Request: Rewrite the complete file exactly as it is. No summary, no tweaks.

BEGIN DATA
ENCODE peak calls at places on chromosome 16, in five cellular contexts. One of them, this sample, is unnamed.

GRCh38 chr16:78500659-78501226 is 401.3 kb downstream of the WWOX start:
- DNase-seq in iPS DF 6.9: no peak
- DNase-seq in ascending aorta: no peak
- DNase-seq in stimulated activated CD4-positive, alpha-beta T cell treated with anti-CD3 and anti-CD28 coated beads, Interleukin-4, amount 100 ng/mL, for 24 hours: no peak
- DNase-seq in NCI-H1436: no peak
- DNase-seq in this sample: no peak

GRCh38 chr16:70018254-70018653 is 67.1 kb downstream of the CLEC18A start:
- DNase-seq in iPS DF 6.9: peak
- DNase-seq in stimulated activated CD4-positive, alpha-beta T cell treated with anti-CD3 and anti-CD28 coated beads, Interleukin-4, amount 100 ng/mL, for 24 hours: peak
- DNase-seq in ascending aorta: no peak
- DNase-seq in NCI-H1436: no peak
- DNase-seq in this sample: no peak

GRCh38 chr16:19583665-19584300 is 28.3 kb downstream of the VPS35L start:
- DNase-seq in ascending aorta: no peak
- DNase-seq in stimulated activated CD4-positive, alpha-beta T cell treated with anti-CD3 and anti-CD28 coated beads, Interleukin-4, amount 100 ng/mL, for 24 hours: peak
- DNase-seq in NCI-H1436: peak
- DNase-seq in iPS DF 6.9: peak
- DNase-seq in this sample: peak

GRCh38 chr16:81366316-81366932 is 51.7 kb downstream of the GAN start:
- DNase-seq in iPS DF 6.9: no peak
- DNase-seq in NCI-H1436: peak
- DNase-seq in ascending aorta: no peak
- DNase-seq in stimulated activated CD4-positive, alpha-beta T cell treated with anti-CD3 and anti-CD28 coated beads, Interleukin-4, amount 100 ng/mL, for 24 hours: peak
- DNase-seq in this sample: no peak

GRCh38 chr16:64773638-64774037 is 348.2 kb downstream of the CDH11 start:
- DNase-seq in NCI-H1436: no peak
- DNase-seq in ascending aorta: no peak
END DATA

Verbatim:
ENCODE peak calls at places on chromosome 16, in five cellular contexts. One of them, this sample, is unnamed.

GRCh38 chr16:78500659-78501226 is 401.3 kb downstream of the WWOX start:
- DNase-seq in iPS DF 6.9: no peak
- DNase-seq in ascending aorta: no peak
- DNase-seq in stimulated activated CD4-positive, alpha-beta T cell treated with anti-CD3 and anti-CD28 coated beads, Interleukin-4, amount 100 ng/mL, for 24 hours: no peak
- DNase-seq in NCI-H1436: no peak
- DNase-seq in this sample: no peak

GRCh38 chr16:70018254-70018653 is 67.1 kb downstream of the CLEC18A start:
- DNase-seq in iPS DF 6.9: peak
- DNase-seq in stimulated activated CD4-positive, alpha-beta T cell treated with anti-CD3 and anti-CD28 coated beads, Interleukin-4, amount 100 ng/mL, for 24 hours: peak
- DNase-seq in ascending aorta: no peak
- DNase-seq in NCI-H1436: no peak
- DNase-seq in this sample: no peak

GRCh38 chr16:19583665-19584300 is 28.3 kb downstream of the VPS35L start:
- DNase-seq in ascending aorta: no peak
- DNase-seq in stimulated activated CD4-positive, alpha-beta T cell treated with anti-CD3 and anti-CD28 coated beads, Interleukin-4, amount 100 ng/mL, for 24 hours: peak
- DNase-seq in NCI-H1436: peak
- DNase-seq in iPS DF 6.9: peak
- DNase-seq in this sample: peak

GRCh38 chr16:81366316-81366932 is 51.7 kb downstream of the GAN start:
- DNase-seq in iPS DF 6.9: no peak
- DNase-seq in NCI-H1436: peak
- DNase-seq in ascending aorta: no peak
- DNase-seq in stimulated activated CD4-positive, alpha-beta T cell treated with anti-CD3 and anti-CD28 coated beads, Interleukin-4, amount 100 ng/mL, for 24 hours: peak
- DNase-seq in this sample: no peak

GRCh38 chr16:64773638-64774037 is 348.2 kb downstream of the CDH11 start:
- DNase-seq in NCI-H1436: no peak
- DNase-seq in ascending aorta: no peak